I often receive a strange look when I mention that summer is my least favorite season. Sure, some relaxing days in the sun are great (not so much the following week with a sunburn though…) but the long summer days often involve long periods of cloudless days, which isn’t ideal for landscape photography.
Don’t misunderstand; there are just as many beautiful scenes waiting to be photographed during summer as it is during the rest of the year, so there’s no need to pack away the camera for the season. As always, it’s just a matter of finding the right subjects and the best light (and seeing that summer means vacation for many, there’s a lot of time to take from!)
But how do you capture the best possible images during this time of year? How do you come home from your vacation with images that you’re excited to share with friends and family, perhaps even sell as prints?
Here are some tips and ideas on how you can capture the beauty of summer:
#1 Use a Polarizer
A polarizer is an essential filter for landscape photography during summer. It’s a filter with several purposes but the two main ones for summer photography are to add contrast in the sky and remove unwanted glare from wet surfaces.
I find this particularly useful when photographing on partly cloudy days, such as the image below
During these types of conditions, a polarizer does a great job increasing the contrast in the sky and making it ‘pop’. Keep in mind that a polarizer will increase the overall saturation and slightly darken the image by 1.5-2 stops.
#2 Avoid Rivers & Water During Daytime
The second tip is one that should be taken into consideration all year but it’s especially important on a sunny summer day; avoid photographing rivers and wet surfaces during the daytime.
Rivers, streams, lakes and other wet surfaces have a strong glare when the sun is high in the sky and there are no clouds to block it. This can be quite distracting in an image and it is hard to correct in post-processing.
For that reason, it’s better to plan your visit to these scenes on overcast days when the sun is at a lower position.
If you’re not able to visit at another time of the day you should at least use a polarizer. As mentioned in the previous tip, the polarizer removes glare from wet surfaces. It won’t remove everything but it will reduce it significantly.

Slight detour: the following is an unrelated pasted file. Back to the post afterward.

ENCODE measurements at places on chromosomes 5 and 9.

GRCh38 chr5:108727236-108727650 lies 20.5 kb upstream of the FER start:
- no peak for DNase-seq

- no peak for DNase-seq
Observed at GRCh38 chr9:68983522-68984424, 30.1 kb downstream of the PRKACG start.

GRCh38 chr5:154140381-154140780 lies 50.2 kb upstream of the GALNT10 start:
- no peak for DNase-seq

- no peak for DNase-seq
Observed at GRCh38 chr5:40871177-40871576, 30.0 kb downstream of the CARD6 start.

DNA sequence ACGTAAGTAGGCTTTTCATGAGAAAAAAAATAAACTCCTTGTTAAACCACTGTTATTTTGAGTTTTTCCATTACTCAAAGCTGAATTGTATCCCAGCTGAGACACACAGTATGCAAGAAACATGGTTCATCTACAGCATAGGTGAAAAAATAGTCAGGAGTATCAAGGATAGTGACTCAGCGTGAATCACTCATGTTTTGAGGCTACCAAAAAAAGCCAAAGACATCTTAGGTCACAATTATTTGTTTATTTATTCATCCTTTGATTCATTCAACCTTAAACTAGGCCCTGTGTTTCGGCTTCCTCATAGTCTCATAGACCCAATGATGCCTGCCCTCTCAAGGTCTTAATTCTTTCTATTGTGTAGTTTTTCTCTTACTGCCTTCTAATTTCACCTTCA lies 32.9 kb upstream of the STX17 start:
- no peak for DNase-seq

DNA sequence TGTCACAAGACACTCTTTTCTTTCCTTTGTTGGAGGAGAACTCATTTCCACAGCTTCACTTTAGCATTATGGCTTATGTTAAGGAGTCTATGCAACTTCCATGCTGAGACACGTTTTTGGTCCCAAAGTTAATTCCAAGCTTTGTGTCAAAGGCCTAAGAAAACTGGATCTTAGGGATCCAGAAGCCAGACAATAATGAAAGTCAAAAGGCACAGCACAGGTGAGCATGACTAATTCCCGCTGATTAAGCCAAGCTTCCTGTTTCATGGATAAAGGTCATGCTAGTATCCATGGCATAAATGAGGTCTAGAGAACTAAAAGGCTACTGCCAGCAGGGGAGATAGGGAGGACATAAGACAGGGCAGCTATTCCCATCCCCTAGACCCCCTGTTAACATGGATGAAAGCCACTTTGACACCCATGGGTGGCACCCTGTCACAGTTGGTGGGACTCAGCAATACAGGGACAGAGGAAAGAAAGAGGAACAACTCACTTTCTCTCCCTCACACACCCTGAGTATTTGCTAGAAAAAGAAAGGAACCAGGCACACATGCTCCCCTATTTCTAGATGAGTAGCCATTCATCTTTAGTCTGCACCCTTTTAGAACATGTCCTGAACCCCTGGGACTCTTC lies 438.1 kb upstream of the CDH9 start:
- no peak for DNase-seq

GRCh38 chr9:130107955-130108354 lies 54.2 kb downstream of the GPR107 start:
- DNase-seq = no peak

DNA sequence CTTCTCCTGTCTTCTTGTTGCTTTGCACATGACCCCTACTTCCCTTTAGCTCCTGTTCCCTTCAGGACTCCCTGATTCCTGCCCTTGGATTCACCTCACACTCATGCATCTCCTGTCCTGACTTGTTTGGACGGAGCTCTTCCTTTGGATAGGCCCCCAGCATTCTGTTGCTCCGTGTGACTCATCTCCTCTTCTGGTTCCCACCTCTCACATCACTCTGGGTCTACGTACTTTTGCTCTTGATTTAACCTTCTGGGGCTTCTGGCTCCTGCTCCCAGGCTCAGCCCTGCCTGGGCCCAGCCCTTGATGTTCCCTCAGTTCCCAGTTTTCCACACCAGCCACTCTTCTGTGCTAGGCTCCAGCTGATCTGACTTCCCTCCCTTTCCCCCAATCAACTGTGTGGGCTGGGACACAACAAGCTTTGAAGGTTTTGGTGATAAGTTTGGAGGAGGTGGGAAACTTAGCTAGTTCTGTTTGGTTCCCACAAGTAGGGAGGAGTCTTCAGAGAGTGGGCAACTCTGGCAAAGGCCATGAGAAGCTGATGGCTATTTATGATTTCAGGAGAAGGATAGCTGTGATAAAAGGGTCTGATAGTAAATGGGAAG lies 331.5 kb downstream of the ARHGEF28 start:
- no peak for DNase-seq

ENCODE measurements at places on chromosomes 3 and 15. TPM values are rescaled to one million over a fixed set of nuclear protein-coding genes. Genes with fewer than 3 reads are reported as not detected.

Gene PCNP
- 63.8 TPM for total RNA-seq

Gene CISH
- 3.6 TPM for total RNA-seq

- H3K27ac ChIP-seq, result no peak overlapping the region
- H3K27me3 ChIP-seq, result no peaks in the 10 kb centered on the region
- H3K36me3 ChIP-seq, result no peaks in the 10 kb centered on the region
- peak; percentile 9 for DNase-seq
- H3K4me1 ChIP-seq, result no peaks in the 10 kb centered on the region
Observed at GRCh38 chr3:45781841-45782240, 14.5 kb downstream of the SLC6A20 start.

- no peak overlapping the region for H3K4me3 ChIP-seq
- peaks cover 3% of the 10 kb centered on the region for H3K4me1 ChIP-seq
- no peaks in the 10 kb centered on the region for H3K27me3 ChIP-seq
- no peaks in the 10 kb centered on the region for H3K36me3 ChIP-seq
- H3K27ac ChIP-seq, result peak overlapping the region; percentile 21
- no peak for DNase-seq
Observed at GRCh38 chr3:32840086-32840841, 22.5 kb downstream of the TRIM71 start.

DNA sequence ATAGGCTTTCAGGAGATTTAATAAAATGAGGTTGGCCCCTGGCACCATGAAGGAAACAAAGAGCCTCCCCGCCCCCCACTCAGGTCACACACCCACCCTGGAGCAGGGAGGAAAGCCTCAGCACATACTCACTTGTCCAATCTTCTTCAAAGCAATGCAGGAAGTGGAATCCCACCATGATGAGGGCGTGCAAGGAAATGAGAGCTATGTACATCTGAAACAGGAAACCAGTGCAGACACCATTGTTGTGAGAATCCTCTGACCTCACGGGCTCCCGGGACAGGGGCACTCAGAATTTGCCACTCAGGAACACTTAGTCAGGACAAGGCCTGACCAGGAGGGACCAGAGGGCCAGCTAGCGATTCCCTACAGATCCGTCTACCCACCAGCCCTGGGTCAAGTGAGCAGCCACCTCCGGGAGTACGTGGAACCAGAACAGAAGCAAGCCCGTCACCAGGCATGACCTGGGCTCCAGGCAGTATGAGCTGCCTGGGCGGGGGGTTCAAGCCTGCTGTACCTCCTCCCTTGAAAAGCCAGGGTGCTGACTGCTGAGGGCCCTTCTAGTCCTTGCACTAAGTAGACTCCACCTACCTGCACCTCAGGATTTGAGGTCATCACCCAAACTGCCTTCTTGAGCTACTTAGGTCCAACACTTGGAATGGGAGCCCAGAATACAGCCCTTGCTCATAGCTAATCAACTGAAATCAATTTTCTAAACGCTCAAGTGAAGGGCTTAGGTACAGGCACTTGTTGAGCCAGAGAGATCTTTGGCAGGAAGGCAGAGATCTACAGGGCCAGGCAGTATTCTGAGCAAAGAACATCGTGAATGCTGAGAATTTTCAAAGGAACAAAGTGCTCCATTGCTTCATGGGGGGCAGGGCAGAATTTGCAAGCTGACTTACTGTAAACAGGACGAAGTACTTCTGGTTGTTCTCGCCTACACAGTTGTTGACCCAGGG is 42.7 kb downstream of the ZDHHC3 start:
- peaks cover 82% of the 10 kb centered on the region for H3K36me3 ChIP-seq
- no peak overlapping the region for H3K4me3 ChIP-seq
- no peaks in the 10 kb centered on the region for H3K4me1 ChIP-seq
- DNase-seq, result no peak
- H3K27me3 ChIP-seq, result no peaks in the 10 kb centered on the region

#3 Don’t Take Cloudy Days for Granted
Yes. This depends on where in the world you’re located but if it’s a place where clouds are rare during the summer, make the most out of the days that have them.
This isn’t the biggest issue here in Norway but we do (believe it or not) have periods where we don’t see a cloud in several weeks. Whenever there’s an overcast or partly cloudy day in the forecast, you can bet that I’m ready to take advantage of it.
Clouds aren’t only good for colorful sunrises and sunsets, they also make it easier to photograph forests and rivers and give a softer light throughout the day.
#4 Photograph the Blue Hour
Since the sun is harsh throughout most of the day, why not head out after it’s down?
The Blue Hour offers a much softer light for photographers and it’s an interesting light to photograph in. It tends to bring out details in the landscape you might not have noticed otherwise.
The image above was captured about half an hour after sunset as the light quickly started to fade. The soft light made the mountain quite appealing compared to what it was only an hour earlier when it was no more than a large white spot in the image.
#5 Photograph During the Night
Summer is one of the best seasons for night photography if you live in a part of the world where it gets dark at night. Clear skies are common, the temperature is tolerable and the stars shine brightly.
Photographing the Milky Way was one of the summer’s highlights when I spent a year living in Northern Spain. It was incredible to see the landscape transform from harsh and unphotogenic to mindblowing in a matter of hours.
Don’t be discouraged if the clouds are absent; this simply means you should stay up late and enjoy what could perfect conditions for night photography.
#6 Go Abstract
When the light is harsh and the sky is uninteresting, there are still a lot of pictures to be made. Zooming in on the details is a good place to begin.
In Sarah Marino’s eBook Beyond the Grand Landscape: A Guide to Photographing Nature’s Smaller Scenes, Sarah talks about the importance of zooming in and exploring the abstract parts of the landscapes. The images accompanying the eBook speak for themselves and proves why this is a practice you should be taking advantage of yourself.
These smaller scenes can be anything around you: a patch of grass, flowers, branches, textures on the ground, sand, waves… you name it. There are no limitations besides your own creativity.
#7 Flowers, Flowers, Flowers
Summer is a great season to photograph wildflowers and they’re often found anywhere. They can be a nice addition to an image whether you choose to zoom in and make an abstract shot or incorporate them into a wider composition.
A fun practice is to use an ultra wide-angle lens and get extremely close to the flowers. By doing so you’ll make the flowers look bigger than what they may be and create an interesting and unique foreground.
What’s Your Best Practise?
Summer is quite different in the various corners of the world. Here in Norway, the nights are bright meaning night photography is impossible (if you want any stars, that is). However, clouds are more common so it’s rare that we have more than a few days without a half-decent sunset or sunrise (which take place in the middle of the night).
In some locations, summer is the most photogenic due to thunderstorms and stormy weather while others rarely see a cloud.
With summer being so different depending on where you’re based, I’m curious to hear how you deal with it and what you focus on during this time of year. Let us know in a comment below!